Panel urges better response to hackers

Cyberspace thieves and pirates who hack government computers should be vigorously combated across the entire US national security landscape according to a report issued by a panel on computer security.

In the last few years, lone hackers and/or sophisticated operations backed by unfriendly governments have been able to penetrate many sensitive networks in the Pentagon, FBI, and other agencies. The threat has become so great that an action plan has been proposed:

"Responding to a cyber attack is a tough issue," said James Lewis of the Center for Strategic and International Studies, a Washington-based think-tank that organized the commission. "Do operators respond with law enforcement, espionage or military actions? The guidelines are really unclear. The rules designed in the 1980s are slow, and the Internet is fast."

The proposals by the Commission on Cybersecurity for the 44th Presidency were being delivered to Capitol Hill during a period of increasing exasperation within the U.S. government over embarrassing computer break-ins at the Pentagon, White House, State Department, Commerce Department and elsewhere that have been traced in recent years across foreign borders, notably to Russia and China.

The report urges the Obama administration to make clear to America's enemies and allies how it will respond when it detects and traces such attacks, depending on whether break-ins are blamed on hackers, criminals or foreign governments. U.S. options could include trade or financial sanctions or military attacks.

"We have to have a solid cyber doctrine," said Jerry Dixon, former deputy director for the U.S. National Cyber Security Division at the Homeland Security Department. "When does a cyber attack rise to the occasion of requiring military action? Or maybe it's something that law enforcement or the intelligence community can deal with?"

Some of the proposals call for "Congress to pass new laws to allow for speedier investigations — and in some cases quicker retaliation once intruders are identified. It proposed online "data warrants," for example, rather than traditional search warrants, which it said "may be increasingly impracticable in the online environment."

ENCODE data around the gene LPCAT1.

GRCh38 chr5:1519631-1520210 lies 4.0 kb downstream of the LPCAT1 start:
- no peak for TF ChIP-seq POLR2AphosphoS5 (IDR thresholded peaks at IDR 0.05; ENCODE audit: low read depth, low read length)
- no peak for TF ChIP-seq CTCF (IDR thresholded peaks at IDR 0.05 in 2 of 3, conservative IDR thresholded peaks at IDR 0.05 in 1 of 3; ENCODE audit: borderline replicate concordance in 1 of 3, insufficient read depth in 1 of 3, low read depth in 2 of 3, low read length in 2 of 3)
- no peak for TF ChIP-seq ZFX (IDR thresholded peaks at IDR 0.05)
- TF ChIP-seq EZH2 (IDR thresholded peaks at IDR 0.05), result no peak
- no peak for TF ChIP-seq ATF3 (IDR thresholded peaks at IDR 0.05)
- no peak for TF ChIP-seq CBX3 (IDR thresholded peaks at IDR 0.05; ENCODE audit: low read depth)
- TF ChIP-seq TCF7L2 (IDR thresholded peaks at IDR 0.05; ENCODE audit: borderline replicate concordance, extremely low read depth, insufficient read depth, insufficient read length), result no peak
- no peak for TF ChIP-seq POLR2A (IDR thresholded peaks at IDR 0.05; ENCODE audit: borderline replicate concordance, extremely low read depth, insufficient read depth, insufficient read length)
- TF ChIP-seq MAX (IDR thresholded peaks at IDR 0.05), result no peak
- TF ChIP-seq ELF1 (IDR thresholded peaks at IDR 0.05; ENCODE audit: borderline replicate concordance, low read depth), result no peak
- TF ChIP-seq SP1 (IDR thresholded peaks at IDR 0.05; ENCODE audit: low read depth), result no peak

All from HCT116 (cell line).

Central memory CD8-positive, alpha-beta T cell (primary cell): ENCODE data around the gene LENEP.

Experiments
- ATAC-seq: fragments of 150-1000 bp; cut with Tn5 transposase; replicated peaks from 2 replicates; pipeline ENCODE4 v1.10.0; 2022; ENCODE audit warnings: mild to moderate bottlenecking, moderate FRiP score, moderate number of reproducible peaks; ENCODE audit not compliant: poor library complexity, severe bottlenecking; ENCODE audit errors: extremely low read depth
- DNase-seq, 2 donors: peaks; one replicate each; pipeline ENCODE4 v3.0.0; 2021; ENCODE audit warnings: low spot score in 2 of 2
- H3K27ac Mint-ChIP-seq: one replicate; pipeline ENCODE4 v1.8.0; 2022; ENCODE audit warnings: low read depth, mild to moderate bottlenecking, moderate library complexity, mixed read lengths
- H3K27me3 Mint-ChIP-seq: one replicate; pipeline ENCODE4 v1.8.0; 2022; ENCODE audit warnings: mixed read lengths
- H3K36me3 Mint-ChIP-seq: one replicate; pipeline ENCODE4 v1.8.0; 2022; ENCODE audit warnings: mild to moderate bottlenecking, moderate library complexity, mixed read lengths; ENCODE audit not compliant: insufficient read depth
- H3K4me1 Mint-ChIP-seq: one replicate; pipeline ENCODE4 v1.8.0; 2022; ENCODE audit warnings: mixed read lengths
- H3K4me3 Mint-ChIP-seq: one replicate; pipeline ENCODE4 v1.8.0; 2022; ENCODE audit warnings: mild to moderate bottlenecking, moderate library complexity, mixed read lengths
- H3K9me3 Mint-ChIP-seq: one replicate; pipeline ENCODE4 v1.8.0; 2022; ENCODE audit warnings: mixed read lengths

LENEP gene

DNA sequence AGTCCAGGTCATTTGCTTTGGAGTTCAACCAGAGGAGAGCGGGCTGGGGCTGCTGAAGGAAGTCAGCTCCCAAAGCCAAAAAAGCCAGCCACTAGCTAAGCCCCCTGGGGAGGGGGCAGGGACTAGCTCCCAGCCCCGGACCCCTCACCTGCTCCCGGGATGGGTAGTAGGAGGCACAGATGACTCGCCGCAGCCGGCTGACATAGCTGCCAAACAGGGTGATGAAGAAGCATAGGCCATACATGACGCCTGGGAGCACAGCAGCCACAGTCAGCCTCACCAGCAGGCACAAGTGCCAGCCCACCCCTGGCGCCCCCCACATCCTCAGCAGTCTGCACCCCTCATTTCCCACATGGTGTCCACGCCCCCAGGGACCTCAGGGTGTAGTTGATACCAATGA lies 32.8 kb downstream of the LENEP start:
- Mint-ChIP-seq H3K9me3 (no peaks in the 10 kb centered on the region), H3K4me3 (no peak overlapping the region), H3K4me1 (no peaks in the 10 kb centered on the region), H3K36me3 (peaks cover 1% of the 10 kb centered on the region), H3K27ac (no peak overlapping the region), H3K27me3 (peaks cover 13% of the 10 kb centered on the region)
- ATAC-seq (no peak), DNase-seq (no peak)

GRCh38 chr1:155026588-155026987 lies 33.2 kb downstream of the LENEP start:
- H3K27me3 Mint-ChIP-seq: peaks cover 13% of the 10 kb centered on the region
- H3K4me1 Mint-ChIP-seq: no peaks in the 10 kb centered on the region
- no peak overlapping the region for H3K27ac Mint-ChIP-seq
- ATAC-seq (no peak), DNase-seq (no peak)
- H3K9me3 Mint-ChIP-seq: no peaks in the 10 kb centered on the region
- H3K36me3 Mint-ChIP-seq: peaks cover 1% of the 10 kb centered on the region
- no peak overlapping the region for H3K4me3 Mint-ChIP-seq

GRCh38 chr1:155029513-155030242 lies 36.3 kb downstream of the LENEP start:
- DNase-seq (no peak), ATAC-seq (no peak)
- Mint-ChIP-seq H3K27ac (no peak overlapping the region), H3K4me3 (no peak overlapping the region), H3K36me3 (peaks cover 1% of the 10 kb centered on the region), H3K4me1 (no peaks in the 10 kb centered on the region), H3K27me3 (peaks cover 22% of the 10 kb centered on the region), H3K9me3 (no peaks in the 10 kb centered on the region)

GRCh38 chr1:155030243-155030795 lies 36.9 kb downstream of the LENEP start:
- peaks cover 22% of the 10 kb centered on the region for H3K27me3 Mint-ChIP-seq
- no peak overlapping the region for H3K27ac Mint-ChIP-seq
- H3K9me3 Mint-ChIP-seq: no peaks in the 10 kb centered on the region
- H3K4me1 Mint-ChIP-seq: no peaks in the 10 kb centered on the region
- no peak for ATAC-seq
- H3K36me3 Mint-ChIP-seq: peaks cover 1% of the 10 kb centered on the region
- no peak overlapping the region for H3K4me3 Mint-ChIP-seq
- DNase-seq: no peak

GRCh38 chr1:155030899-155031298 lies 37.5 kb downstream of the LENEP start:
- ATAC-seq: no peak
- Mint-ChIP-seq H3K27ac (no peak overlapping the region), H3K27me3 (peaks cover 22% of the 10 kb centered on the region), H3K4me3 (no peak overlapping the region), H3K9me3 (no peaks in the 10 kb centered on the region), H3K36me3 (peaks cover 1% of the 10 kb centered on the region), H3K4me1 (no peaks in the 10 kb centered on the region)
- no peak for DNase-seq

The report will be delivered to Capitol Hill today.


Cyberspace thieves and pirates who hack government computers should be vigorously combated across the entire US national security landscape according to a report issued by a panel on computer security.

In the last few years, lone hackers and/or sophisticated operations backed by unfriendly governments have been able to penetrate many sensitive networks in the Pentagon, FBI, and other agencies. The threat has become so great that an action plan has been proposed:

"Responding to a cyber attack is a tough issue," said James Lewis of the Center for Strategic and International Studies, a Washington-based think-tank that organized the commission. "Do operators respond with law enforcement, espionage or military actions? The guidelines are really unclear. The rules designed in the 1980s are slow, and the Internet is fast."

The proposals by the Commission on Cybersecurity for the 44th Presidency were being delivered to Capitol Hill during a period of increasing exasperation within the U.S. government over embarrassing computer break-ins at the Pentagon, White House, State Department, Commerce Department and elsewhere that have been traced in recent years across foreign borders, notably to Russia and China.

The report urges the Obama administration to make clear to America's enemies and allies how it will respond when it detects and traces such attacks, depending on whether break-ins are blamed on hackers, criminals or foreign governments. U.S. options could include trade or financial sanctions or military attacks.

"We have to have a solid cyber doctrine," said Jerry Dixon, former deputy director for the U.S. National Cyber Security Division at the Homeland Security Department. "When does a cyber attack rise to the occasion of requiring military action? Or maybe it's something that law enforcement or the intelligence community can deal with?"

Some of the proposals call for "Congress to pass new laws to allow for speedier investigations — and in some cases quicker retaliation once intruders are identified. It proposed online "data warrants," for example, rather than traditional search warrants, which it said "may be increasingly impracticable in the online environment."

The report will be delivered to Capitol Hill today.